Women are having to fight to restore the very definition of the word woman, to protect single-sex spaces in bathrooms, jails, domestic violence shelters and rape crisis centres, and women are having to fight for the right to female-only sporting competitions.

This is a fight women have not yet won.

Ms Flint went on to recount the struggles of Sall Grover, who is waging a legal battle in the Federal Court to run a women’s-only social media business, and Victorian MP Moira Deeming, who is still trying to clear her name after being smeared for attending a ‘Let Women Speak’ rally.

If there is one thing the woke left has taught us in recent years it’s that, in their desperate attempt to win the culture war, they will always launch their first attack in the realm of language.

Indeed, if woke Labor MPs were hoping to ultimately see the date of Australia Day moved or the holiday abolished altogether, erasing its name in legislation is an obvious first move — and at this point, only the wilfully blind refuse to see it.

As Ms Flint so aptly concludes:

Erase the names of these days, and the meaning behind them, and you have precisely what Labor and the left of politics want; an empty meaningless date on the calendar that pretends Western civilisation never existed.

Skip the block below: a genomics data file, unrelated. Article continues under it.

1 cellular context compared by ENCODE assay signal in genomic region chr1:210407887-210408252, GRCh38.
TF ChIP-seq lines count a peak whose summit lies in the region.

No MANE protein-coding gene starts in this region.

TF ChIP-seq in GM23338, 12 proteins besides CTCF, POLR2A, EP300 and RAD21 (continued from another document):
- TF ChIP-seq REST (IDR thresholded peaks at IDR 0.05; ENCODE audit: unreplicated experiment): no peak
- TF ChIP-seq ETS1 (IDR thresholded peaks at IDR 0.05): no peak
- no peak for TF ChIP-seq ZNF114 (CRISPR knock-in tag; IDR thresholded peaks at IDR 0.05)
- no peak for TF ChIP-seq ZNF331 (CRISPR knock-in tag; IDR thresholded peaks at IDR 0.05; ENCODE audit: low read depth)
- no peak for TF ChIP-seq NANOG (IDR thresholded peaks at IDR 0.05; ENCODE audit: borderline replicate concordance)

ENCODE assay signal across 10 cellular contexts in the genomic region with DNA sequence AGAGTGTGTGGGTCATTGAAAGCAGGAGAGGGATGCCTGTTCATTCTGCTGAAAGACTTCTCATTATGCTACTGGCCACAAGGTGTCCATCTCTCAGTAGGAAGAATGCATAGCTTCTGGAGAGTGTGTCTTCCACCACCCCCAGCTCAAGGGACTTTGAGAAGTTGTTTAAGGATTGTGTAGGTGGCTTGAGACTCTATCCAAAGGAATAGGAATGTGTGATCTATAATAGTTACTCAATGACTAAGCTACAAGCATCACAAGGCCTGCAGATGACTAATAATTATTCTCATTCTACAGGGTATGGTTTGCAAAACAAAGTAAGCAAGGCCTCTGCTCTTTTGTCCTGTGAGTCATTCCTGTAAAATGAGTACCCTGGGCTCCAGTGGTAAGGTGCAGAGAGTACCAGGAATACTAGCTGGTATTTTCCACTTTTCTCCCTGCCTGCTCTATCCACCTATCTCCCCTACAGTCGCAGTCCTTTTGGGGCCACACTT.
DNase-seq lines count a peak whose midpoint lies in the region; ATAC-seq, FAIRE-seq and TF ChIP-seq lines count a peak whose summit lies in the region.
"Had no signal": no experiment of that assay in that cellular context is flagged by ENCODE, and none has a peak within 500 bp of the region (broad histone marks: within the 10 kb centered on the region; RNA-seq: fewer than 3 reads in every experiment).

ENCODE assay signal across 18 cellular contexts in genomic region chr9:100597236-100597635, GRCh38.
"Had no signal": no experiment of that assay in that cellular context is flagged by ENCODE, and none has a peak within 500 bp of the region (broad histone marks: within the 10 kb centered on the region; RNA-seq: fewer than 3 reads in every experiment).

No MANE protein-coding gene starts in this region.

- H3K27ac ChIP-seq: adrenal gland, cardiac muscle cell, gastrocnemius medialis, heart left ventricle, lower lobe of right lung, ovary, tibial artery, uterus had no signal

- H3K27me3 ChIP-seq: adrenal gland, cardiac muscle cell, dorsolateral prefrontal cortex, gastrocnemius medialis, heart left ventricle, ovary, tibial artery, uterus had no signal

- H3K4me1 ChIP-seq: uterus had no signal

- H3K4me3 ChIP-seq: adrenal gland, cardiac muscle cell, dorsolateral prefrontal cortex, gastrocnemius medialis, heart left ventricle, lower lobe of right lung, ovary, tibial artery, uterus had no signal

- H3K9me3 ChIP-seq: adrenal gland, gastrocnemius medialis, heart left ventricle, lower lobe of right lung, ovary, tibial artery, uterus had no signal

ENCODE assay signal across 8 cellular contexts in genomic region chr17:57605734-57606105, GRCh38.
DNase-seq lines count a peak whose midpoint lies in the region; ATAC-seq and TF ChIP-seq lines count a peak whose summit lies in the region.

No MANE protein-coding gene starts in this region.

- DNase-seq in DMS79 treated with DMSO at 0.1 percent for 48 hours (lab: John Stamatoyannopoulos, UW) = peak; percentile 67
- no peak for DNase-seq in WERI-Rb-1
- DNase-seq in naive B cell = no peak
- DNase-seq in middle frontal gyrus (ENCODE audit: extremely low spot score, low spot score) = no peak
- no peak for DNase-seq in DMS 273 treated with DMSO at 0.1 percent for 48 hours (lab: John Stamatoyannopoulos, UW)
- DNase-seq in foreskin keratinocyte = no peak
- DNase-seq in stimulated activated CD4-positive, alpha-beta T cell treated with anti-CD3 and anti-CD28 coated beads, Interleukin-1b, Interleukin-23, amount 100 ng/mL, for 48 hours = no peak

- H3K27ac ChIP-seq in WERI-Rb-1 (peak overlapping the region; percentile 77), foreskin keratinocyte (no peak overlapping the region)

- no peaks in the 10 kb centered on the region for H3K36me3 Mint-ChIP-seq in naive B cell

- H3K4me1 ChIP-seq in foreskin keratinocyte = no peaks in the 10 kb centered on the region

Image via Unsplash.


We need your help. The continued existence of the Daily Declaration depends on the generosity of readers like you. Donate now. The Daily Declaration is committed to keeping our site free of advertising so we can stay independent and continue to stand for the truth.

Fake news and censorship make the work of the Canberra Declaration and our Christian news site the Daily Declaration more important than ever. Take a stand for family, faith, freedom, life, and truth. Support us as we shine a light in the darkness. Donate now.


  1. Warwick Marsh 5 December 2023 at 9:17 am - Reply

    Great article!!!!!!!!!!!!!!!!

  2. Paul Ambrose 5 December 2023 at 4:38 pm - Reply

    I love your article Kurt. I don’t know how anyone can back the SA Government’s position.

  3. C. Paul Barreira 5 December 2023 at 5:46 pm - Reply